Anthrax is a serious infectious disease caused by gram-positive, rod-shaped bacteria known as Bacillus anthracis. Anthrax can be found naturally in soil and commonly affects domestic and wild animals around the world.
Although it is rare in Ghana, people can get sick with anthrax if they come in contact with infected animals or contaminated animal products. Anthrax can cause severe illness in both humans and animals.
There's no evidence that anthrax is transmitted from person to person, but it's possible that anthrax skin lesions may be contagious through direct contact or through contact with a contaminated object (fomite). Usually, anthrax bacteria enter the body through a wound in the skin. You can also become infected by eating contaminated meat or inhaling the spores.
Signs and symptoms, which depend on how you're infected, can include skin sores, vomiting and shock. Prompt treatment with antibiotics can cure most anthrax infections. Inhaled anthrax is more difficult to treat and can be fatal.
Why is anthrax so dangerous?
The Centers for Disease Control and Prevention (CDC)Trusted Source suggest that anthrax is one of the most likely agents to be used in a biological attack. This is because it’s easy to disseminate (spread) and can cause widespread illness and death.
Here are some other reasons why anthrax makes an effective agent for a bioterrorist attack:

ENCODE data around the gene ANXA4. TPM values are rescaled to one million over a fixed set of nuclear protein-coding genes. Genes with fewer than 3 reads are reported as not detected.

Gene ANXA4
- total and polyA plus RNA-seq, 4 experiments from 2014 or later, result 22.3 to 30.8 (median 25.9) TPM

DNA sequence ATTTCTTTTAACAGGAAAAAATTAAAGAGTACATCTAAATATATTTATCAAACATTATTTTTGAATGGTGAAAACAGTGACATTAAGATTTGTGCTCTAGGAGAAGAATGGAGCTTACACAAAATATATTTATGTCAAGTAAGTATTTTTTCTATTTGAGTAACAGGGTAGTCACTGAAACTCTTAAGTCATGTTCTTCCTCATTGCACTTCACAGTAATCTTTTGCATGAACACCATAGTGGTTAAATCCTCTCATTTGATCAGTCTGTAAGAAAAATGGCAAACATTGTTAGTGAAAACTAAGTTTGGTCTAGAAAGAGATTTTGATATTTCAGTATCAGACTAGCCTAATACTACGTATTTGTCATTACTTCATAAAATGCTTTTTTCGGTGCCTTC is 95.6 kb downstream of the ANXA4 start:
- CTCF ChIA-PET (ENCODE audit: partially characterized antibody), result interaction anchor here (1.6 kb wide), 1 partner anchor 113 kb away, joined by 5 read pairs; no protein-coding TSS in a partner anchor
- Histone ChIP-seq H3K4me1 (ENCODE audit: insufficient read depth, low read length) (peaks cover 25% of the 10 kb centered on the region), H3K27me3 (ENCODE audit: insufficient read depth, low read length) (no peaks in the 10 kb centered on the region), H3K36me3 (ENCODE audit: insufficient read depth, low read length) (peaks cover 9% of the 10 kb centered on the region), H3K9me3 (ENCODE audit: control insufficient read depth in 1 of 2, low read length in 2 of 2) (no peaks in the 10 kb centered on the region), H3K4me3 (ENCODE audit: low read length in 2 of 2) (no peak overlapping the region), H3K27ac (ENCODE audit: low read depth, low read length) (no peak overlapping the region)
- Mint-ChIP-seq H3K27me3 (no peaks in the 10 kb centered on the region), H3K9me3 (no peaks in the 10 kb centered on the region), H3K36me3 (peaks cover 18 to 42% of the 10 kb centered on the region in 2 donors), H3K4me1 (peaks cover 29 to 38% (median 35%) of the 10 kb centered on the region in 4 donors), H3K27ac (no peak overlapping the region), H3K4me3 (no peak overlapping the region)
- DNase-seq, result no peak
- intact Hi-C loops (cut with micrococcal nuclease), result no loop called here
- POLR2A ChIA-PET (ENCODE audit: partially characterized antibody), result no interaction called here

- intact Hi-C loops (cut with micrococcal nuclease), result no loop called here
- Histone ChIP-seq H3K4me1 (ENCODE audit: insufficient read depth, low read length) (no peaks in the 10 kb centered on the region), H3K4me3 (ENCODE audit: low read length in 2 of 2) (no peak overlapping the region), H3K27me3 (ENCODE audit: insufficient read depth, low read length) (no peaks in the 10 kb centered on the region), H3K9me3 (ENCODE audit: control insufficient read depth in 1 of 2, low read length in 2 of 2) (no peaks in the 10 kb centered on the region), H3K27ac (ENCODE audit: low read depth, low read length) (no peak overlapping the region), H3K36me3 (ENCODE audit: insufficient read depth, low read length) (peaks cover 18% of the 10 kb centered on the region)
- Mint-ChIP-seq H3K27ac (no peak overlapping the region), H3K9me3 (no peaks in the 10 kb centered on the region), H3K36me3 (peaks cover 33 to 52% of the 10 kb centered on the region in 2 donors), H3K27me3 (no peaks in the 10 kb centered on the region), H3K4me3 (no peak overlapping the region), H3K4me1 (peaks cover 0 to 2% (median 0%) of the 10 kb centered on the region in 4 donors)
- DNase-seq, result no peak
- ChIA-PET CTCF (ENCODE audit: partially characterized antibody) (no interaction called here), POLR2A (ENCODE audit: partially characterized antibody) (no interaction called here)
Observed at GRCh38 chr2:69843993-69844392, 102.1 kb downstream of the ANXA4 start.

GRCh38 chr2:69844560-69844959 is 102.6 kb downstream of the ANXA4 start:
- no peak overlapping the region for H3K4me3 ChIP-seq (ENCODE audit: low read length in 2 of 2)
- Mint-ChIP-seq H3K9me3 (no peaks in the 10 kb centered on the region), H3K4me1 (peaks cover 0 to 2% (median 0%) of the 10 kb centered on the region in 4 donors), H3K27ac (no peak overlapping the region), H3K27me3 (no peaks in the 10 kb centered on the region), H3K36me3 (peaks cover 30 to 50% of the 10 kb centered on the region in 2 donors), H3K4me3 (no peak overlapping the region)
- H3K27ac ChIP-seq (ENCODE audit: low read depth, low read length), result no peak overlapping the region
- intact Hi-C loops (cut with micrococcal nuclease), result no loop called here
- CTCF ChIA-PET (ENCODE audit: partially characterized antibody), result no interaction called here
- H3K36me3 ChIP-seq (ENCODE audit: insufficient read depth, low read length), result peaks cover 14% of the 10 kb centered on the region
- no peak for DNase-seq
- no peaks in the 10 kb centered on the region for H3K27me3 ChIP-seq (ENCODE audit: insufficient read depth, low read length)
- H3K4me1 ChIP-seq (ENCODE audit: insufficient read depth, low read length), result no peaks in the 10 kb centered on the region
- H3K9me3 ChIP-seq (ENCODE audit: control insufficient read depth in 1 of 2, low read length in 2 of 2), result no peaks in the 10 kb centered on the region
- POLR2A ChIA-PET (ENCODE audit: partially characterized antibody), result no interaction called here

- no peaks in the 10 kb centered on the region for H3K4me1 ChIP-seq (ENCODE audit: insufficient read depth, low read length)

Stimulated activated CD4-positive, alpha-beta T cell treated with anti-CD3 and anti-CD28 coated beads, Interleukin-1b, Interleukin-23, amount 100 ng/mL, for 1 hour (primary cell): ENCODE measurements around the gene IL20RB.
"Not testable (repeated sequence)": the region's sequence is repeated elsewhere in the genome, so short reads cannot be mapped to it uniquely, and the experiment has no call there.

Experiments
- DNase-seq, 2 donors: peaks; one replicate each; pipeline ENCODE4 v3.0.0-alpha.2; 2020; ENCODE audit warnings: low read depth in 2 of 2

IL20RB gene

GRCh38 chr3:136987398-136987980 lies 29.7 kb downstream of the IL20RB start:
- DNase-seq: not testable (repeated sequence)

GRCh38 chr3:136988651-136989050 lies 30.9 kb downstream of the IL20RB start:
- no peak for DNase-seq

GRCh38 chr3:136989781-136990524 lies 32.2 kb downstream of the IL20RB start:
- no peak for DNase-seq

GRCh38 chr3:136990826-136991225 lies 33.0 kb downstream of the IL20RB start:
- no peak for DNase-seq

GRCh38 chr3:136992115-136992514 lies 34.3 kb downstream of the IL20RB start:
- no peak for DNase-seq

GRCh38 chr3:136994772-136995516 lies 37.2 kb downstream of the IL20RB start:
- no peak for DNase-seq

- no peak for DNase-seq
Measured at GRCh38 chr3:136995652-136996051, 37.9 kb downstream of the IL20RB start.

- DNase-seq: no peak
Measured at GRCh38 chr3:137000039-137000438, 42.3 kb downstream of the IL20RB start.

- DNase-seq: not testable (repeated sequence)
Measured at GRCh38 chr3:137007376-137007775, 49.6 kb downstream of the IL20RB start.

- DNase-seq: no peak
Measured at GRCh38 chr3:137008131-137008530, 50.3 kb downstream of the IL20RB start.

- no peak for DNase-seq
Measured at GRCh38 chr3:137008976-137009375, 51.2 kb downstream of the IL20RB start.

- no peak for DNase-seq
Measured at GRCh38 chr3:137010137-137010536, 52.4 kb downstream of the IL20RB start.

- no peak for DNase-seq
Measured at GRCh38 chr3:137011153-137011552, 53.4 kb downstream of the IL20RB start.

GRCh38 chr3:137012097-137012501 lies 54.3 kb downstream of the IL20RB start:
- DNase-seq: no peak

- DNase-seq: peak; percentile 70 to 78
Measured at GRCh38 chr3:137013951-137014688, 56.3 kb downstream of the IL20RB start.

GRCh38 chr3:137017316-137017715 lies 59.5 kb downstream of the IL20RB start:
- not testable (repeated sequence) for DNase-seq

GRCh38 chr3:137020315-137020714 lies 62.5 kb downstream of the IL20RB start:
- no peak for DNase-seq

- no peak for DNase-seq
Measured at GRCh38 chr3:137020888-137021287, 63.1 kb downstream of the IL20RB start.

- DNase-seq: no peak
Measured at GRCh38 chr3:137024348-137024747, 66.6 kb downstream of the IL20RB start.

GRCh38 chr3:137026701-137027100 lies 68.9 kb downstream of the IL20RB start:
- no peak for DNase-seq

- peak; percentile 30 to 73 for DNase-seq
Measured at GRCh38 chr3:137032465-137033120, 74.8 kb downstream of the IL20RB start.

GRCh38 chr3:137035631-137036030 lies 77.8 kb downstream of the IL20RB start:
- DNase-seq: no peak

- It’s easily found in nature.
- It can be produced in a lab.
- It can last for a long time without stringent storage conditions.
- It’s been weaponized before.
- It can be easily released — in powder or spray form — without drawing too much attention.
- Anthrax spores are microscopic. They might not be noticeable by taste, smell, or sight.
Tips for avoiding anthrax include:
- Only eating meat that has been suitably slaughtered and cooked
- Avoiding contact with raw animal hides, especially those of cows, sheep, and goats
- People who work with fur, hides, and wool, especially if these are imported, should take extra care.
Treatment of Anthrax Infection
Doctors have several options for treating patients with anthrax, including antibiotics and antitoxin. Patients with serious cases of anthrax need to be hospitalized. They may require aggressive treatment, such as continuous fluid drainage and help breathing through mechanical ventilation.
When anthrax spores get inside the body, they can be “activated.” When they become active, anthrax bacteria can multiply, spread out in the body, and produce toxins—or poisons. Anthrax toxins in the body cause severe illness.
After anthrax toxins have been released in the body, one possible treatment is antitoxin. Antitoxins target anthrax toxins in the body. Doctors must use antitoxin together with other treatment options.